sumer. and smaller than the number of convenience prices of merchandise offered by that stores. Consumer.the store that the consumer is prepared ping goods. Examples of spefactors of location.customer at infrequent intervals. This facilitates the ping. but men's purchases of spegoods. The type of store for quality and service stands out store selected depends upon whether it prominently in the mind of the conis a shopping line. make the purchase without shopping. such as men's shoes and clothfrom manufacturer to retailer. ing. When a manufacturer is laying cialty lines are a larger proportion of out his marketing plans. therefore. and phonographs.store. handicap it in goods are purchased by both men and developing a business in convenience women. tempt to distribute his product through For specialty good^s the manufacboth department stores and scattered turer's brand. Specialty to the shopping trade.goods. or unit stores or through both department the general reputation of the retail stores and chain stores.store as generally being fair and to ping store is large and its credit gen. other than price. it ordinarily is necessary for shopping goods usually is not adapted the consumer to put forth special effort to the convenience goods trade. acteristics associated with the brand or The number of stores selling shop. It is because of distinctive charor a specialty line. in contrast to the general dis- . for the to reach the store selling specialty rental is high and the delivery interval goods. which induces sequently. It is sel.a specialty line calls for selected distrisumer determines in advance the nature bution. As in the case of shopping inconvenient to consumers.284 HARVARD BUSINESS REVIEW must be large. is much to rely upon the service. Whereas convenience goods are tunity for shopping. the retailer's brand. Specialty goods are those which have Purchases are made by each individual some particular attraction for the con. the consumer prefers to deal with a store offering an attractive variety of Specialty Goods styles and sizes from which to select. In purchasing specialty goods. high-grade furniture. The average size of the shop. it follows of the goods to be bought and the store that the type of store which handles m which the purchase is to be made.accept the merchandise without shoperally strong. Conversely. the actual purchase of a spedom that a department store. quality. furthermore. organization. The felt by the consumer. he the total sales of such merchandise than ordinarily finds it inconsistent to at. has found it possible to operate time after the specific need has been a grocery department at a profit. which enable shoes. for ex. the con. a specialty store generally is him to put forth special effort to visit located at a point to which customers the store in which they are sold and to can be drawn from a wide area. In numerous lines of specialty marketing of shopping goods directly goods. vacuum a department store to cater effectively cleaners. a convenience line. men's consumers' buying habits. purchased at stores that are easily acA store location suitable for trade in cessible.cialty article may be postponed for a ample. convenience goods ordinarily cannot provided a satisfactory selection of carry a large enough variety and range merchandise can be effected in that of products to offer an attractive oppor.in the case of shopping goods. From the manufacturer's standpoint. and cialty goods are men's clothing.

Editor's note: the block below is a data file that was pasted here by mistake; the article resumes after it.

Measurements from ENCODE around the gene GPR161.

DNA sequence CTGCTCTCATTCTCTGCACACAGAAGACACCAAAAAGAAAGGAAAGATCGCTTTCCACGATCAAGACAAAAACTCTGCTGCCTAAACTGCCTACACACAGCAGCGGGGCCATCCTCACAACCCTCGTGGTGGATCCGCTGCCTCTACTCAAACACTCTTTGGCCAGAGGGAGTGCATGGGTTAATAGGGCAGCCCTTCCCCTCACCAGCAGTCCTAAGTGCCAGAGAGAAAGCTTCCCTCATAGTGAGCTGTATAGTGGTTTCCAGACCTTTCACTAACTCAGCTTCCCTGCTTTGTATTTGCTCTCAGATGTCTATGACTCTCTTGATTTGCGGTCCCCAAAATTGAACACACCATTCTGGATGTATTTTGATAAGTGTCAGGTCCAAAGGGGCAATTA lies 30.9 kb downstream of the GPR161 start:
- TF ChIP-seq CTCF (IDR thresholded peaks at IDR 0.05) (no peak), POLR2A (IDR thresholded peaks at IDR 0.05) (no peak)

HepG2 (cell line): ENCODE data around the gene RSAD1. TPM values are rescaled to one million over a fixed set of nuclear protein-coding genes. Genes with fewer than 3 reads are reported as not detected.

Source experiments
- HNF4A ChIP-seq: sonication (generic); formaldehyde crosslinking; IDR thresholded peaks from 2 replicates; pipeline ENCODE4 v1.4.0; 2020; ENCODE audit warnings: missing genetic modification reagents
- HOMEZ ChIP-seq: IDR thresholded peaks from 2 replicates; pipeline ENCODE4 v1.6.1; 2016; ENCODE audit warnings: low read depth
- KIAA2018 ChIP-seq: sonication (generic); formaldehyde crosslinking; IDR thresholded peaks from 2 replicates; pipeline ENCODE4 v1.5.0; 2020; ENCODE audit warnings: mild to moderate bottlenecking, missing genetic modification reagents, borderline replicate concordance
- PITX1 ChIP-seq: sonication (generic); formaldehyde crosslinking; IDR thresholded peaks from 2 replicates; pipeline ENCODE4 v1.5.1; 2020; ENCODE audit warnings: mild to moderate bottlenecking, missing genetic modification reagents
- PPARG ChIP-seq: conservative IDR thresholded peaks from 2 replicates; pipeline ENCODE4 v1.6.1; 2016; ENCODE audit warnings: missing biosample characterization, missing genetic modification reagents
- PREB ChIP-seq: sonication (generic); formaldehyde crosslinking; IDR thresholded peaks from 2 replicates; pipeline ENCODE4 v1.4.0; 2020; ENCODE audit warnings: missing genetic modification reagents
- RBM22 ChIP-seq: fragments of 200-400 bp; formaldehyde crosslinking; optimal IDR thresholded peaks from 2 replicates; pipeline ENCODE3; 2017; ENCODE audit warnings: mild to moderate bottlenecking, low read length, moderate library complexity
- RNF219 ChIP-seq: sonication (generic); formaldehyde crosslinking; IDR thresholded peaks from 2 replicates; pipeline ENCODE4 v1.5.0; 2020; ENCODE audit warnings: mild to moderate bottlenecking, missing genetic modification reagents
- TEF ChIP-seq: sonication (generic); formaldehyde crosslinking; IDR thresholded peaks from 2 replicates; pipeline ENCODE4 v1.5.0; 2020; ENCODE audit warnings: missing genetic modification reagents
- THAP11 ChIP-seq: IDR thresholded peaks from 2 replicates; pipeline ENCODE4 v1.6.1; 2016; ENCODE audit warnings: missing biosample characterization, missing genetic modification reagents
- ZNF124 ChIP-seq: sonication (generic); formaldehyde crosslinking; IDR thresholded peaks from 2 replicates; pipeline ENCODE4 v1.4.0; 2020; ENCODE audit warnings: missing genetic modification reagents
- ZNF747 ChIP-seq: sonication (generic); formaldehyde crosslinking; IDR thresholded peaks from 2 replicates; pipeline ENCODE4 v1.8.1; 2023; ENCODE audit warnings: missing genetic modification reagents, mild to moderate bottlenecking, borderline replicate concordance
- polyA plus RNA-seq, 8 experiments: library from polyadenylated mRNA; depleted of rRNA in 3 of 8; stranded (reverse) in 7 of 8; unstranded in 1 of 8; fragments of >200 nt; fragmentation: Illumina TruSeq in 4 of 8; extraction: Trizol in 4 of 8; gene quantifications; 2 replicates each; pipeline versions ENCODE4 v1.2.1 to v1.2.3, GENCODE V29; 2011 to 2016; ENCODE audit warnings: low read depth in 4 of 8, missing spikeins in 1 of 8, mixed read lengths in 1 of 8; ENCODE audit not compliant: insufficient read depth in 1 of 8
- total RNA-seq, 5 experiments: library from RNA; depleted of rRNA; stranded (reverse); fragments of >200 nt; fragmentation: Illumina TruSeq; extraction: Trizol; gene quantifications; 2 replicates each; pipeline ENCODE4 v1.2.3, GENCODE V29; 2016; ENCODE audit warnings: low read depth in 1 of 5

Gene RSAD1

on the other hand. the average department store now seems to be faced definitely with the question of whether its merchandising should be primarily on a shopping basis or whether at least some of its departments should be developed on a specialty basis. which tend to fall into the class of specialties. cannot advisedly leave the shopping institutions out of consideration in planning his sales program. in the same city. The manufacturer of cheap work shoes. for example. exclusive agencies are granted to retailers for the distribution of specialty goods. specialty goods are especially suited to distribution by direct sale from manufacturer to retailers. The manufacturer of women's novelty shoes. The dealers who are to handle the specialty line must be carefully selected on the basis of their ability to attract the class of customers to whom the product will appeal.and highpriced shoes for both men and women are specialty goods. fancy groceries. In each city there usually are from one to three stores which have a high reputation for specialties in groceries. The piece goods departments are likely to remain shopping departments. are clearly convenience goods. anywhere from one hundred to several hundred grocery stores are carrying convenience goods. border on the classification of convenience goods. through his national or local advertising. Retailers must be chosen who can be relied upon to use aggressive selling methods in attracting customers to their stores. to assume part of the burden of focusing the demand on individual stores. In view of the conditions in the women's ready-to-wear field and also in several other fields. In the shoe trade. Women's shoes which feature style novelties border on the shopping classification. the care with which these stores must be selected. Several retail stores also have developed specialty reputations for women's ready-to-wear. Although these stores also sell staple groceries. lines. however. if ever. It is only in the marketing of specialty goods.RELATION OF CONSUMERS' BUYING HABITS TO MARKETING tribution essential for convenience goods. a few manufacturers recently have been developing standard trade-marked . The manufacturer of specialty goods who works out his plan of distribution systematically on this basis also often finds it advisable. Because of the limited market for such specialties and the volume of business necessary to justify carrying such a stock. In case of several commodities. Staple groceries. furthermore. men's cloth- . for example. the articles tend to fall into more than one of these three categories. that manufacturers have found it practical to operate retail branches. Although women's ready-to-wear suits generally are shopping goods. justified for any line which is not a specialty line. are specialty goods. An exclusive agency is seldom. their patronage is secured primarily on the basis of the specialties 285 that they carry. medium. ordinarily only one or perhaps two or three stores in a city can obtain enough business on these goods to warrant taking on a line of fancy groceries. Frequently. and the methods of cooperation which are essential between the manufacturer and the dealer. The common grades of work shoes. ordinarily must place his product in a larger number of stores than would be required were he selling medium-grade dress shoes for men. Because of the part which each individual retail store handling the merchandise plays in the sale of the specialty goods. Shoes. on the other hand.